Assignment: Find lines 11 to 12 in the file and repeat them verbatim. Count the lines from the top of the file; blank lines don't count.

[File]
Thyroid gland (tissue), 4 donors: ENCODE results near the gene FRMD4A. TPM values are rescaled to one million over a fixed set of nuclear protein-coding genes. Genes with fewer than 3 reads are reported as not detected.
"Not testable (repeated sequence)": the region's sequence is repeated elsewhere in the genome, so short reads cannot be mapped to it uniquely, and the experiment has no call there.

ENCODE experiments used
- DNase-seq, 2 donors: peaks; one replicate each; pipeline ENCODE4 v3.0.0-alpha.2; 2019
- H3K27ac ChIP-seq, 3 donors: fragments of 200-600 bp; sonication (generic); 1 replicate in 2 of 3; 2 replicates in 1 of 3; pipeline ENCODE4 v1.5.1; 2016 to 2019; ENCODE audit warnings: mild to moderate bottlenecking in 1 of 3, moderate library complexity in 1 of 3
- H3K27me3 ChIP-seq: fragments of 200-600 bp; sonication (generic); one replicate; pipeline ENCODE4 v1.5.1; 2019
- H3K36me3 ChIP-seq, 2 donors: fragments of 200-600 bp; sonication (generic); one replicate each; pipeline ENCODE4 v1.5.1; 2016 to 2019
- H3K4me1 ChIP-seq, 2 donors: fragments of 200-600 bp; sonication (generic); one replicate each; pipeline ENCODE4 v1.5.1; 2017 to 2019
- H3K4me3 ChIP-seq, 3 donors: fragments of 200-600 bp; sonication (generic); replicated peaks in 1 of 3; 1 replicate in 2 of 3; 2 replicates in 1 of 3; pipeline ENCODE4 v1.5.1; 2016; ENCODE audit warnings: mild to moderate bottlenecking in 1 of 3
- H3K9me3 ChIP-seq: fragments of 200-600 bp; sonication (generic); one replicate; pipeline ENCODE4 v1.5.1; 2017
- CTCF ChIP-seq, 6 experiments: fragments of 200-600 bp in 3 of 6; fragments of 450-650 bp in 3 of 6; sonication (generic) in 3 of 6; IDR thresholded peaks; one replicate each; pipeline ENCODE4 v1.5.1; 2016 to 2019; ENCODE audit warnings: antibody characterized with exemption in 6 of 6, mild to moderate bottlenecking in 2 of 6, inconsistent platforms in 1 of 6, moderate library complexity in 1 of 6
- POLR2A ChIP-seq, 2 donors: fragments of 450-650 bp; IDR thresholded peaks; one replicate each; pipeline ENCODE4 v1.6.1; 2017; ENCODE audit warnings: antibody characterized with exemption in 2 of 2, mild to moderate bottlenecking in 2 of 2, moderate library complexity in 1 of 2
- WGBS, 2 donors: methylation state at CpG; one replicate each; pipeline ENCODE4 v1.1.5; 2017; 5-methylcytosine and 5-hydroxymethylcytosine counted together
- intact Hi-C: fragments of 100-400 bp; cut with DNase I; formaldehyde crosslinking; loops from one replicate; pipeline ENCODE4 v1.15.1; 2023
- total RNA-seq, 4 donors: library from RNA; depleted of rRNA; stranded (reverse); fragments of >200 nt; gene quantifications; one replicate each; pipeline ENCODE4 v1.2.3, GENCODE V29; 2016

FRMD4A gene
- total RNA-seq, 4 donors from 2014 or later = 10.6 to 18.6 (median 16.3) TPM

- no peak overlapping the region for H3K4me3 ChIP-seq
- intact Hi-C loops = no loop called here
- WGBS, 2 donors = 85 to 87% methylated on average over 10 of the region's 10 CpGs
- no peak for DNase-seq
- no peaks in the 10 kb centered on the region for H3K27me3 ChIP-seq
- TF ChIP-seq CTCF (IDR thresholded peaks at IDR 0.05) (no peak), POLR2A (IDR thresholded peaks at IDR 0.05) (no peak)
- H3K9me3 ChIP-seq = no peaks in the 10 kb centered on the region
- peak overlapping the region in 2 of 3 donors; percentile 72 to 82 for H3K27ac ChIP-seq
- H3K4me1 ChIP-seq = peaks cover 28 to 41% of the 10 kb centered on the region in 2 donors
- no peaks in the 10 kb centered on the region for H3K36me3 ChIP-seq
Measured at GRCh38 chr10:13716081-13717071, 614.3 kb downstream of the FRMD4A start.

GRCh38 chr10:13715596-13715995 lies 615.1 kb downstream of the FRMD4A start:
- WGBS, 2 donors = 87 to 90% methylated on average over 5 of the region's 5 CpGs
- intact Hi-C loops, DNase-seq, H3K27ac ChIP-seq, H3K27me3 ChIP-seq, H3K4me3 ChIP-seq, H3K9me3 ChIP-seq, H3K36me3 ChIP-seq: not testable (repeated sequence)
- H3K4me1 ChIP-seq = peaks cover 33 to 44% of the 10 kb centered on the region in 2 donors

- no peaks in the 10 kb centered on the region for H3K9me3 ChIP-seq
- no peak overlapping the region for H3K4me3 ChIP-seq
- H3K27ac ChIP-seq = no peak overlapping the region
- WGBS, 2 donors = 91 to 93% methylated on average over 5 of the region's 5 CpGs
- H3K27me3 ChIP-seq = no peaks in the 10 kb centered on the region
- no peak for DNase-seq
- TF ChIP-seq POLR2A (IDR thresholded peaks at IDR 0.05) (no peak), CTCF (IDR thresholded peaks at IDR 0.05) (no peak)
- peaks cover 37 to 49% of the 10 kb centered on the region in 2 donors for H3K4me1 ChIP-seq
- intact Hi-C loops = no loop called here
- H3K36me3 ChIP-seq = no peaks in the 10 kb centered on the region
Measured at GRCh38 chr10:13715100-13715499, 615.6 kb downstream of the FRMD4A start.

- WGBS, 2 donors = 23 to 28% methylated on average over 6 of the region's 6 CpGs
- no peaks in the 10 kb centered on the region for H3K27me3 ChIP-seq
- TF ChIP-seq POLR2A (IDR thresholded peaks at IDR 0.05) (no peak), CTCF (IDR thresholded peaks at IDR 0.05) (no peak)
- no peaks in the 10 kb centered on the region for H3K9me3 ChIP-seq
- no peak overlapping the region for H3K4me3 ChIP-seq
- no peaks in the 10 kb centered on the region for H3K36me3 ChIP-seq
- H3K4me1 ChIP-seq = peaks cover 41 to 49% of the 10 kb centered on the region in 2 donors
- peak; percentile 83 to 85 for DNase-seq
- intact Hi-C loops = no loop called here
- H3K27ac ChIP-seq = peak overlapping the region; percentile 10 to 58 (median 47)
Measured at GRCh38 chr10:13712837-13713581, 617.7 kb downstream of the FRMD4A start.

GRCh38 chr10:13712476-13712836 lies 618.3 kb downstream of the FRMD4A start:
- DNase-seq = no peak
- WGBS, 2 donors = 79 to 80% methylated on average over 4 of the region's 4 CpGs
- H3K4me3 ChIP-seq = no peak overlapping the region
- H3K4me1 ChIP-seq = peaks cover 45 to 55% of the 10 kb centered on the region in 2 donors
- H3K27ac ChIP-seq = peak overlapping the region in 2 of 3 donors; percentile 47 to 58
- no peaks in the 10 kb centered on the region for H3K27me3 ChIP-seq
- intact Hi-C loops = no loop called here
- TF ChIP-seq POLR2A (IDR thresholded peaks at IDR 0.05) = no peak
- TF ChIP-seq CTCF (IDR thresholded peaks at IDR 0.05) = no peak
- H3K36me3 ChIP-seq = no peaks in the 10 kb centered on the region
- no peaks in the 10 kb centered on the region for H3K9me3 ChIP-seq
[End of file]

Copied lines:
- CTCF ChIP-seq, 6 experiments: fragments of 200-600 bp in 3 of 6; fragments of 450-650 bp in 3 of 6; sonication (generic) in 3 of 6; IDR thresholded peaks; one replicate each; pipeline ENCODE4 v1.5.1; 2016 to 2019; ENCODE audit warnings: antibody characterized with exemption in 6 of 6, mild to moderate bottlenecking in 2 of 6, inconsistent platforms in 1 of 6, moderate library complexity in 1 of 6
- POLR2A ChIP-seq, 2 donors: fragments of 450-650 bp; IDR thresholded peaks; one replicate each; pipeline ENCODE4 v1.6.1; 2017; ENCODE audit warnings: antibody characterized with exemption in 2 of 2, mild to moderate bottlenecking in 2 of 2, moderate library complexity in 1 of 2